User:Enochlau/History of the University of Sydney
The University of Sydney was established via the passage of the University of Sydney Act  in 1850. In 1852, the University was inaugurated in the Big Schoolroom of what is now Sydney Grammar School, and in 1858 received its Royal Charter from Queen Victoria, giving degrees conferred by the University equal rank and recognition as those given by universities in the United Kingdom . By 1859, the University had moved to its current site in the Sydney suburb of Camperdown.
- 1 Origins
- 2 Early years
- 3 Wartime years
- 4 After the war
- 5 Campus 2010
- 6 References
During 1848, William Wentworth proposed a plan to expand the existing Sydney College into a university in the New South Wales Legislative Council. Wentworth argued that a state university was imperative for the growth of a society aspiring towards self-government, and that it would provide the opportunity for 'the child of every class, to become great and useful in the destinies of his country'. It would take two attempts on Wentworth's behalf however, before the plan was finally adopted.
Members of the Legislative Council had complained in 1849 that a university education for their children required passage back to the UK or foreign territories, which was '[detrimental] to their morals... without any compensating improvement in their minds.' In hindsight, the establishment of the University required significant optimism from the colony's lawmakers, occurring before construction of any railways and before Australia's first gold rushes in Bathurst.
A Bill to incorporate and endow the University of Sydney was passed by the Legislative Council in September 1850, and subsequently approved by Governor Fitzroy on 1 October 1850. The preamble to the Act stated that the University provided 'for the better encouragement of religion and morality and the promotion of useful knowledge... [to encourage] all classes and denominations to pursue a regular and liberal course of education.' The Act restricted the award of degrees in the area of arts, law and medicine.
Seat in the Legislative Council
In 1858, the passage of the Electoral Act  provided for the university to become a constituency for the Legislative Assembly as soon as there were 100 graduates with higher degrees. This seat in Parliament was first filled in 1876, but was abolished in 1880 one year after its second Member, Edmund Barton (subsequently the first Prime Minister of Australia), was elected to the Legislative Assembly.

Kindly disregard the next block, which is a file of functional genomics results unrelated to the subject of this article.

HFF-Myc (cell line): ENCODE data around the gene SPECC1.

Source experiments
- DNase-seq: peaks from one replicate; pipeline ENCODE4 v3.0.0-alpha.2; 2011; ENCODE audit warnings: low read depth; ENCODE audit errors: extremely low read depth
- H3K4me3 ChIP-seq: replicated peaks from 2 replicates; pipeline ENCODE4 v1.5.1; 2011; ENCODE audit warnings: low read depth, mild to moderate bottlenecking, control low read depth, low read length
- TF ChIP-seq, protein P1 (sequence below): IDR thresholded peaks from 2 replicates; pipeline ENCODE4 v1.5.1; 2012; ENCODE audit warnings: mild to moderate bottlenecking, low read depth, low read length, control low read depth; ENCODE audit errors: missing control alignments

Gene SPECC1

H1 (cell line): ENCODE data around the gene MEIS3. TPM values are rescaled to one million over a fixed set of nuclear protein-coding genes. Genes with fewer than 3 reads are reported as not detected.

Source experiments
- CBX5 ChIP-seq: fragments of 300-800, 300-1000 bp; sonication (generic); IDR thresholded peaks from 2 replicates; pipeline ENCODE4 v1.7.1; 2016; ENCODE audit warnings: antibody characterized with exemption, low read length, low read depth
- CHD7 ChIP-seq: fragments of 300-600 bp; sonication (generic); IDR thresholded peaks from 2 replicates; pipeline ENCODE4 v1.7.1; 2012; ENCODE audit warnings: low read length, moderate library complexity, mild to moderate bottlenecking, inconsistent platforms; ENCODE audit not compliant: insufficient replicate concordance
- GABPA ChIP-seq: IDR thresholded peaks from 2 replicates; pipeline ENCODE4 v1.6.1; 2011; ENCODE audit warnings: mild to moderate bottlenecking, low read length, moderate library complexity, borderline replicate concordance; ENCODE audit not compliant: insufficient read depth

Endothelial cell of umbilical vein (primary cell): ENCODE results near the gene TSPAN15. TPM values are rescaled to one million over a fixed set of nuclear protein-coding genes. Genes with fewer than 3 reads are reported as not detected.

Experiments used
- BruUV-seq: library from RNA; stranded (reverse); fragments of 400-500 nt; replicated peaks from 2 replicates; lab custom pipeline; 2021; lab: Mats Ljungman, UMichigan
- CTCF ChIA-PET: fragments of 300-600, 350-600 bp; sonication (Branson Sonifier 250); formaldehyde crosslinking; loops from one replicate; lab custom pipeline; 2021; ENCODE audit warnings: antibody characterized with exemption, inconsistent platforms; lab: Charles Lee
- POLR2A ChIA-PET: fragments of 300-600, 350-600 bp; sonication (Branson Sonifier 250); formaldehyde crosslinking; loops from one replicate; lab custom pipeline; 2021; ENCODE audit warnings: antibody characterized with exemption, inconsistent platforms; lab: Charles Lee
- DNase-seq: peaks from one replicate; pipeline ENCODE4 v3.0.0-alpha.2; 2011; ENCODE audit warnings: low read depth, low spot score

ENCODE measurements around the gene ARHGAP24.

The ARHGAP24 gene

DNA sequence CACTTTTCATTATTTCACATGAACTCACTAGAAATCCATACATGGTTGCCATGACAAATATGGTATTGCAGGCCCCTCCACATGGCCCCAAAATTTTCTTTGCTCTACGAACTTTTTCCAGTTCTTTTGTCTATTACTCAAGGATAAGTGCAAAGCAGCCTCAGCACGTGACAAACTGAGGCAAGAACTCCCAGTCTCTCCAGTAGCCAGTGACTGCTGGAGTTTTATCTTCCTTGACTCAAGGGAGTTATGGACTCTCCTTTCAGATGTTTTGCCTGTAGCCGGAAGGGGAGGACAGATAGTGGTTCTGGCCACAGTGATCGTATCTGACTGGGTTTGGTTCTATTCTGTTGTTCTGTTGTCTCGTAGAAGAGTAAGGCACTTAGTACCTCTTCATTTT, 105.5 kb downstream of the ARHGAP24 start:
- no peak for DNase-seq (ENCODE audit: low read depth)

The University was to be governed by a body named the Senate, consisting of 16 fellows appointed by the Governor. The original fellows included the colonial secretary, the attorney-general, the auditor-general, the speaker and five other members of the Legislative Council (including the 'father of the University' William Wentworth), a judge and three ministers of religion. The original fellows were influential members of the colony, and were able to negotiate large grants of land and finance needed to construct the Great Hall, Great Tower, and the original structures of the Quadrangle.
The fellows' decision to require completion of an arts degree encompassing studies of Greek, Latin, mathematics and chemistry, prior to enrolment in a law or medicine degree, proved to be a substantial disincentive for students to matriculate in Greek, Latin and mathematics, encouraging them to instead enrol in general education courses. The result was a particularly low level of enrolment with an average yearly enrolment of only 50 students for the years 1852-1880. Graduations averaged about 10 per year for the same period.
Teaching at the University was initially conducted in the Sydney College building on College Street (now a part of Sydney Grammar School in East Sydney). The site ultimately proved to be too small for effective teaching. The auditor-general, Francis Merewether persuaded Deas Thompson, the colonial secretary (both original fellows of the University) to make available for the University 128 acres of land at Grose Farm (modern day Camperdown). Edmund Blacket, then government architect, was commissioned to design the buildings, and the transfer from College Street took place in 1857.
The Senate did not use the provisions of the original 1850 Act  to draw and portion of its endowment to build and maintain a university college. However, a subsequent Act in 1854 provided for the construction of St. Paul's College , which was competed in 1857. Further Acts established St. John's College  (completed in 1861), St. Andrews College  (completed in 1876), Women's College  (completed in 1892), Wesley College  (completed in 1917), and Sancta Sophia College  (completed in 1926). International House was completed in 1967 and Mandelbaum House in 1997.
While the University was established as a secular institution, lobbying from the Churches resulted in an 1854 Act requiring a certificate of 'competent religious attainment' as a condition of graduation. Though the provision was met with acceptance by the Senate, University professors objected, arguing the requirement was at odds with the original 1850 Act  establishing the University. The Legislative Council repealed the provision in 1858.
The University's original academic program was set by the Senate, with three professors teaching Greek and Latin, mathematics, and chemistry. The original three professors, John Woolley, Maurice Pell and John Smith opposed moves by the Senate to seek funds for the teaching of medicine until the calibre of education within the Faculty of Arts was strengthened.
When the University was first established, appointments to the Senate had life tenure. The University Act  was amended in 1861 to provide for at least three, and no more than six professors to be fellows of the Senate, and for the election of new fellows by existing fellows, professors, superior officers, principals of the colleges and graduates with higher degrees. Life tenure in the Senate remained until 1912. Following these changes, the Senate contained stronger representation of the professions of law and medicine.
Prominent among the more diverse Senate was Sir William Manning, elected in 1861. Manning pushed for the formation of the Faculty of Science and for the removal of the requirement of the degree in arts as a prerequisite for enrolment in other degrees. His election to the University Chancellorship in 1878 was opposed by many who disapproved of his reformist views, particularly his belief that the design of the University should be altered to suit the coming scientific age.